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Doubtful Pentagon Checking Reports Iraq Weapons Were Looted

The Pentagon is trying to clear up a controversy over the possible disappearance of 340 metric tons of explosives from a military base in Iraq, but more questions remain to be answered. A U.S. soldier with the army division charged with removing explosives in Iraq says he cannot be sure if what he removed corresponds with the missing explosives.

Army Major Austin Pearson says his team removed about 250 tons of ammunition and explosives from an Iraqi military base south of Baghdad about 10 days after U.S. forces reached the area in April of 2003.

But he cannot confirm whether any of it corresponds to more than 340 tons of explosives the International Atomic Energy Agency says it sealed before war began, which news reports suggest were looted by Iraqi insurgents.

"I did not see any IAEA seals at the locations we went into," said Major Pearson. "I was not looking for that. My specific mission was simply to go in there and to prevent the exposure of U.S. forces, and to minimize that by taking out what was easily accessible, and putting it back, and bringing it into our captured ammunition holding area."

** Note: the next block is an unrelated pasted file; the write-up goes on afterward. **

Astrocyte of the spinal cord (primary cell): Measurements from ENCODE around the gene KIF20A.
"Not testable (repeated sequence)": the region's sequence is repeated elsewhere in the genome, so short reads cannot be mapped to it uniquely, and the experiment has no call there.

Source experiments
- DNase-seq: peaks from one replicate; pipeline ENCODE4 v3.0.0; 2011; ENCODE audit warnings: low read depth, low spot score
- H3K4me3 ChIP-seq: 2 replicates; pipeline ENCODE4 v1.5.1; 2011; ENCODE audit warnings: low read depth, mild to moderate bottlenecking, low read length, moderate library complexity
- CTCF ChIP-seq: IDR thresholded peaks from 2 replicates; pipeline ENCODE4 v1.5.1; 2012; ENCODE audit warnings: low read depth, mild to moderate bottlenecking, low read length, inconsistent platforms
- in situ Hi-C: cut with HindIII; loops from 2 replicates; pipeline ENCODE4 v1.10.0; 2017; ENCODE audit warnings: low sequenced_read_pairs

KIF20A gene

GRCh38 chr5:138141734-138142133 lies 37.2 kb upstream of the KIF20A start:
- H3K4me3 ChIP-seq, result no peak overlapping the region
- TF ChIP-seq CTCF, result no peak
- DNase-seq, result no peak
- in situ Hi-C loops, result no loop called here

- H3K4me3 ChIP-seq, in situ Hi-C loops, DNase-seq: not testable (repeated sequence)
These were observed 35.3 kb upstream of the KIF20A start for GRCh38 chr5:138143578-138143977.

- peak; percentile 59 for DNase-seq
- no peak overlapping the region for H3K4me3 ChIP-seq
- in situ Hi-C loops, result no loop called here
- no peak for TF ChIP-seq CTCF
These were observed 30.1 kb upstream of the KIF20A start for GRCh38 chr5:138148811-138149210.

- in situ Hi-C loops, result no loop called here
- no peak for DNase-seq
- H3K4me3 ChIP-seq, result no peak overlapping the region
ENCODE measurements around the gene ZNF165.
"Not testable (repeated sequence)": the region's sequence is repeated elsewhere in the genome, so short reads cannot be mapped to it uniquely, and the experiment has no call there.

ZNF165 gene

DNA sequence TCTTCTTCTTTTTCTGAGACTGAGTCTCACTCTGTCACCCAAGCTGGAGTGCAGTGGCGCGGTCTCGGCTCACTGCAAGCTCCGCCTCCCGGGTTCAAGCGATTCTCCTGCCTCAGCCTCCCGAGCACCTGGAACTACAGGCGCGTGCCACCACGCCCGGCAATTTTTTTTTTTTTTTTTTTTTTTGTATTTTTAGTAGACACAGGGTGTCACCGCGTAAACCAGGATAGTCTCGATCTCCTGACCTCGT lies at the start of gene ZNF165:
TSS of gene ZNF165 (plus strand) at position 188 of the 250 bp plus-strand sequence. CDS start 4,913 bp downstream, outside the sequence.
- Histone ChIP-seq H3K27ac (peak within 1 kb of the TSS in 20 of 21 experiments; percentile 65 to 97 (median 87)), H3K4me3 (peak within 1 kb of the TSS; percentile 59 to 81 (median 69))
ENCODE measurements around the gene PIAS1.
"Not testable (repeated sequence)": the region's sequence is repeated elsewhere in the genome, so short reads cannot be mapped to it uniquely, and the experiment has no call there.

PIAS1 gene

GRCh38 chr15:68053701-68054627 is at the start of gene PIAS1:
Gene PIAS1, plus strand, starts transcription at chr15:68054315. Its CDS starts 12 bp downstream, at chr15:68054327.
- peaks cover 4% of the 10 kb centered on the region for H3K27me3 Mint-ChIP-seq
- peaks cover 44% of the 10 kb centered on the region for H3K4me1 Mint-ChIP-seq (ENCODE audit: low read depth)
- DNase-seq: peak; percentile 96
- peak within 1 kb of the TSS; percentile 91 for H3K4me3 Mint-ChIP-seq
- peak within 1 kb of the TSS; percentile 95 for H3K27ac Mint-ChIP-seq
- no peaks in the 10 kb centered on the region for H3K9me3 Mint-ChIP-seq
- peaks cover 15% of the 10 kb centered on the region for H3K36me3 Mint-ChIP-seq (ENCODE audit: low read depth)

The Pentagon also has released reconnaissance photos taken of vehicles at the site, but no specific details about when the the contents of the bunker had been removed or by whom. On Monday, The New York Times and CBS News reported the explosives had disappeared from the Iraqi military base, while it was supposed to be under U.S. military control.

ABC News aired a video Thursday of the Al-Qaqaa base - apparently made before the explosives disappeared - showing U.S. troops breaking a seal and entering a bunker full of barrels.

The U.N. agency in charge of inspecting Iraqi toxic weapons arsenals says it warned Washington that the explosives under IAEA seal at the military locations could easily be stolen.

Pentagon spokesman Lawrence Di Rita says the Pentagon is trying to clear up the confusion.

"The facts that we've learned since then have caused some doubt about the initial report, but that's always the case, and that's nobody's fault," Mr. Di Rita said. "You hear a report, and you try to enrich that report with knowledge and facts. And we've tried to do that."

Mr. Di Rita says U.S. forces have captured and destroyed 400,000 tons of ammunition, some of it the same type as the high-energy explosives reported to have disappeared.